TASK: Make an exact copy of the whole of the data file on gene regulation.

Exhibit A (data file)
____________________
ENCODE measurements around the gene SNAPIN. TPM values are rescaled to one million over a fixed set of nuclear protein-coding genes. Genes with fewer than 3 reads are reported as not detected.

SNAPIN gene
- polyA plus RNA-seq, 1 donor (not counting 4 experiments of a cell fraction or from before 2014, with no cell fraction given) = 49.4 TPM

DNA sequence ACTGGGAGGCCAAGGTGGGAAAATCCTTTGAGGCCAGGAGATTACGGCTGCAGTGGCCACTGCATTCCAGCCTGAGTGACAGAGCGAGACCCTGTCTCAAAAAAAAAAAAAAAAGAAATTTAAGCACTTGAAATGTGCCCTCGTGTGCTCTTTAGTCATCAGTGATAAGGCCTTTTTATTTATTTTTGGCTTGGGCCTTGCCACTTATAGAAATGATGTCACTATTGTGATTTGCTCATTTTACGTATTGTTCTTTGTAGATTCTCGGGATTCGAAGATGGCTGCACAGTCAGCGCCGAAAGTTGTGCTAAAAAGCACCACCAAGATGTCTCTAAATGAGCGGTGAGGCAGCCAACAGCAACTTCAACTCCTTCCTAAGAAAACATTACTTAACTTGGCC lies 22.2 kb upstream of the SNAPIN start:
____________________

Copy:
ENCODE measurements around the gene SNAPIN. TPM values are rescaled to one million over a fixed set of nuclear protein-coding genes. Genes with fewer than 3 reads are reported as not detected.

SNAPIN gene
- polyA plus RNA-seq, 1 donor (not counting 4 experiments of a cell fraction or from before 2014, with no cell fraction given) = 49.4 TPM

DNA sequence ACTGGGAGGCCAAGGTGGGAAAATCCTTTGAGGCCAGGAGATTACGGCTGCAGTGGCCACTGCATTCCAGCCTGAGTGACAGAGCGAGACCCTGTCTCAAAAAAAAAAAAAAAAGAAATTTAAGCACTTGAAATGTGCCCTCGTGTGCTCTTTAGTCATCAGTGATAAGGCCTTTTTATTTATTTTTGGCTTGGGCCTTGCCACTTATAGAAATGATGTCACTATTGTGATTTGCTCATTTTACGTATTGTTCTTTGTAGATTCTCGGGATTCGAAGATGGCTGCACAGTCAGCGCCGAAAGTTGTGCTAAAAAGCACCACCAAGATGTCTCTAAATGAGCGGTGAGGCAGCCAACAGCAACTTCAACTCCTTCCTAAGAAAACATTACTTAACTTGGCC lies 22.2 kb upstream of the SNAPIN start: